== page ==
Remembering RCV (and Lola Nena too!)

By: Jobers R. Bersales October 18,2017 - 10:50 PM


I join the Catholic faithful as they enter into this period of mourning with the passing of our dearly beloved long-time shepherd of the flock, His Eminence Ricardo Cardinal Vidal, archbishop emeritus of Cebu.

Ricardo Cardinal Vidal almost did not make it to Cebu. From his confines as a young archbishop of Lipa in Batangas, he had begged and cajoled the church hierarchy not to appoint him coadjutor archbishop of Cebu, in the line of succession to Julio Cardinal Rosales.

He eventually met with Pope John Paul II, at that time just recently elected into the papacy, to explain why he was not worthy of moving to Cebu: he did not know the place and never spoke the language.

The pope (now a saint) merely replied, “ You know, my dear brother, I come form Poland. I was brought to Rome and I did not protest. You have not been taken out of the Philippines. You are still in the Philippines, only in a different region.”

That was in early 1980 and he soon forgot about it until December that same year when, bumping into Cardinal Rosales during a gathering of bishops in Manila, the latter blurted, “Hoy, Vidal, how is your Cebuano now?”

The following month, it was made clear to him that the die was cast when, in an audience, Pope John Paul II asked him, “Are you ready to go to Cebu now?”

The rest, as I keep on using in this column, is history. From his first night as coadjutor, assigned to a windowless room in what is now the Archdiocesan Museum — with an air-conditioning unit whose back was to its bathroom, making him comment in jest, “This is good.

I do not need to go to a sauna!” — to his untimely demise 46 years later, the funny and lighthearted cardinal had called Cebu home.

I know this is selfish of me but my sadness at his passing is more personal in that I have lost a regular “ka-birthday” (we were born on the same day, February 6).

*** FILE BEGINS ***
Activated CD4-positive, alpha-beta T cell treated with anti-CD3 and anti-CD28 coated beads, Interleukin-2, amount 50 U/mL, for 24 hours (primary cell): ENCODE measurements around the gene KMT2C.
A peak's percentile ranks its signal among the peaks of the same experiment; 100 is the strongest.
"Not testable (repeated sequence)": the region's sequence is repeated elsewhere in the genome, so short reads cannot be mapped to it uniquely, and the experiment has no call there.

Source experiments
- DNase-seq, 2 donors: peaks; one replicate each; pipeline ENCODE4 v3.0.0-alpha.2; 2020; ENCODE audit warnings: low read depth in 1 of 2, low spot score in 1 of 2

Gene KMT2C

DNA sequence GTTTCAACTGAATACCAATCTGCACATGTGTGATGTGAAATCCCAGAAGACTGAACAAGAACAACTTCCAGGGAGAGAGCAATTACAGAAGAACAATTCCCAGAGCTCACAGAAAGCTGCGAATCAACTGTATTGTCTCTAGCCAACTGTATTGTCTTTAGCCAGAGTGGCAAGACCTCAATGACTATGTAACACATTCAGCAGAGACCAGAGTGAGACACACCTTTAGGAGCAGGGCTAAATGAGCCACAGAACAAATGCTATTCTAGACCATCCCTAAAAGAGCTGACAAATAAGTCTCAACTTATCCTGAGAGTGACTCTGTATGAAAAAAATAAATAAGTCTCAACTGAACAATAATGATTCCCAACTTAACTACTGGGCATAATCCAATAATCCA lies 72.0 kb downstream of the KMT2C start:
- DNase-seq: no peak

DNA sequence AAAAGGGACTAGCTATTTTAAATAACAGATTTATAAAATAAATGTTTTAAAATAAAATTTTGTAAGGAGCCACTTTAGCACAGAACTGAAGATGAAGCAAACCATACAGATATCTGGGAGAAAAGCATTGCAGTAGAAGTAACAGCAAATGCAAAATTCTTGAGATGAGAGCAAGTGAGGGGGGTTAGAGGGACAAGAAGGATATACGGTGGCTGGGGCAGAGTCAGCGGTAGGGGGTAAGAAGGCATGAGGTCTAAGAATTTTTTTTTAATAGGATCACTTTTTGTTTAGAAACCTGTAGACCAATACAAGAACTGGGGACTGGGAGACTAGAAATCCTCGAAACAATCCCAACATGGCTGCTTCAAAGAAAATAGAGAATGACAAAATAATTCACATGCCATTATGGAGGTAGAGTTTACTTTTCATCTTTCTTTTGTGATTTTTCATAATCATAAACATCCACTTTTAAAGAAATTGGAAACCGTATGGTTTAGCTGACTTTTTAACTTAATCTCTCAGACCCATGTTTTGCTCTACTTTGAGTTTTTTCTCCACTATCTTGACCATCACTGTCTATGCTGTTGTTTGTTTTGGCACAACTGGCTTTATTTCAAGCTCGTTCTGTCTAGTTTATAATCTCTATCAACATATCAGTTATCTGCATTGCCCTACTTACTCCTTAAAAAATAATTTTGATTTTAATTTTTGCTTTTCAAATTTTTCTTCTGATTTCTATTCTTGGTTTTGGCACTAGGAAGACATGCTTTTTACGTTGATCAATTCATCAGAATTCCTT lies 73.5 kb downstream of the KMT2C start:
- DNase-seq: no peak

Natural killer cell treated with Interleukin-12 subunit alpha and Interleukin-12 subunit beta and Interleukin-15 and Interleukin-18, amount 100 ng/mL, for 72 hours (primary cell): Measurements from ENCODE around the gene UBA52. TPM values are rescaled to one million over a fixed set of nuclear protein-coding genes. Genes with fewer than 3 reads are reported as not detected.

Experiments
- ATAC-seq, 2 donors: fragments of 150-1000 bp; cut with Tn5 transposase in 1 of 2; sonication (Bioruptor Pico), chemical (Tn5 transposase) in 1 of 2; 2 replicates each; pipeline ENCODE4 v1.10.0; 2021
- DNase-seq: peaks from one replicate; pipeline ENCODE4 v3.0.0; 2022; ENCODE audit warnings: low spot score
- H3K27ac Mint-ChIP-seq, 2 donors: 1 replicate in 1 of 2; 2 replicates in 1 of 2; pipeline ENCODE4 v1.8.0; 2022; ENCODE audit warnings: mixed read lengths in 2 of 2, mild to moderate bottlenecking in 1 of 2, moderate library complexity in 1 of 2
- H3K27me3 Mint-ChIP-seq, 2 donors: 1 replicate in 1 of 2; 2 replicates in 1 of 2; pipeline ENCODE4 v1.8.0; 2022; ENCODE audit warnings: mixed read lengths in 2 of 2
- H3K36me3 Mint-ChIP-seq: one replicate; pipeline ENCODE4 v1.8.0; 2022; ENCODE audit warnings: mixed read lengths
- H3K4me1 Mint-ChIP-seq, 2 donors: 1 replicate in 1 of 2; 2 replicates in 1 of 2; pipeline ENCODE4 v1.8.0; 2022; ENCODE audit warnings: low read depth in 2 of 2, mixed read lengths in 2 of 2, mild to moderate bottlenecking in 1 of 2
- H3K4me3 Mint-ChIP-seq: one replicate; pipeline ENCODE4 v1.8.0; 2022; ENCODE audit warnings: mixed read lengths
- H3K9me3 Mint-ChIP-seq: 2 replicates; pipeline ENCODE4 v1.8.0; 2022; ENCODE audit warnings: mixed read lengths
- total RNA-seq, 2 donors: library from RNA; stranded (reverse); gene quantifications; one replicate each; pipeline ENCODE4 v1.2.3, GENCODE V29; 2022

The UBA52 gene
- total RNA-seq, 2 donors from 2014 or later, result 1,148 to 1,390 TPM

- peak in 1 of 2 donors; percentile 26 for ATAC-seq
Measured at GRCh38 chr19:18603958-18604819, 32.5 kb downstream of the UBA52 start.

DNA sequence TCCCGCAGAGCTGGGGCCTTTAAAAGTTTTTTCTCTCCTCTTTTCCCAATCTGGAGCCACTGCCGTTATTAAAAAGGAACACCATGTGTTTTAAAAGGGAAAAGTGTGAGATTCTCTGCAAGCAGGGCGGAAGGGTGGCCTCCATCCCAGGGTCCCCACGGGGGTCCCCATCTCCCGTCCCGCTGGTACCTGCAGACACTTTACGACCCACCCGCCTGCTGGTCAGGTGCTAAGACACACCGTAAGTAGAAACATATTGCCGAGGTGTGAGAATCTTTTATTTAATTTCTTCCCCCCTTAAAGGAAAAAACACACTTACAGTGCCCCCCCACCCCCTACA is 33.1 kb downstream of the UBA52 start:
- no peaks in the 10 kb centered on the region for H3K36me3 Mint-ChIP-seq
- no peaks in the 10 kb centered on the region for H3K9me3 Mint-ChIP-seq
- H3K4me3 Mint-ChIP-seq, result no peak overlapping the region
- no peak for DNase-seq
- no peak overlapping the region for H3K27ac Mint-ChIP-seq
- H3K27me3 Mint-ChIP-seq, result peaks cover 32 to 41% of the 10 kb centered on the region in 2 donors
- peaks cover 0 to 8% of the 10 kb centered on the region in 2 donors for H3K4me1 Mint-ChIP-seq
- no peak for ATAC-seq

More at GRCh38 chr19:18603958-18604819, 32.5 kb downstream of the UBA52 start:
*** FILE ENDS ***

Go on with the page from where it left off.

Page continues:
Since he retired from the active duties in the archdiocese at the age of 80, I had always dropped by early morning at his retirement home, just a few houses from where I live, to mark our birthdays together.

My first brush with the cardinal was when I was tapped by the Archdiocesan Commission for the Cultural Heritage of the Church, through heritage architect Melva Rodriguez-Java, to design and install the exhibits in the then-Cathedral Museum of Cebu, which was set to open on November 26, 2006.

That was September of that same year, and we had barely two months to work on the design and eventful inauguration. I felt extremely blessed that I was going to guide His Eminence through the exhibition which we had hastily set up together with Louella and Rudy Alix, Trizer Dale Mansueto and Frankie Despi, among many others.

(It can be said, without a shred of doubt, that had it not been for the cardinal, the museum would have taken longer to see the light of day. And thus I join my fellow curators also in mourning the death of our founder.)

Our paths would cross again from time to time along the way, but the longest was when Msgr. Agustin “Ting” Ancajas asked me to form a group of writers to interview the good cardinal and shepherd its publication in time for the 410th anniversary of the founding of the Diocese of Cebu in June 2010.

The book “Viam Veritatis, The Life and Ministry of Ricardo J. Cardinal Vidal” was a first biographical work for me and was without doubt a fun time.

My coauthors and I— Louella Alix and Trizer Mansueto as well as our photographers Lorenz Gibb Lapinid and Mark Adnrew Jorolan — saw the cardinal up close and really very personal for the first time.

Devoid of the often-suffocating trappings that go with the position as head of a huge archdiocese, he was relaxed, always cracking jokes and was extremely caring, making sure that we had all that we need as some of us virtually lived in his residence, given only four weeks to come up with a publishable material.

Trizer even had to fly to Mogpog, Marinduque, where the cardinal was born and grew to a young adolescence before entering the minor seminary in Lucena that would start him on the path to the Cardinalate.

Although I no longer see copies of the book, which must have been given away to friends and members of the hierarchy, the memories of those days and all the stories of a life well lived, I keep to heart.

* * *

The Reynes-Quisumbing family announced late last week the passing of their matriarch, Dr. Lourdes Reynes-Quisumbing, at the age of 96.

Known to relatives and family members as “Lola Nena,” Dr. Quisumbing was the secretary of the Department of Education in the Cory Aquino government and a former graduate school dean of the University of San Carlos as well as of De La Salle University in Manila, and was president of Maryknoll (later Miriam) College.

Her remains are now lying in state at Rolling Hills Memorial Chapels, with masses held every 8 o’clock in the evening.

My condolences and prayers to Lola Nena’s children (my cousins on the Reynes side) Vising, Marilou, Cora, Boy Blue and Agnes and all the other siblings who must forgive me for forgetting their names.

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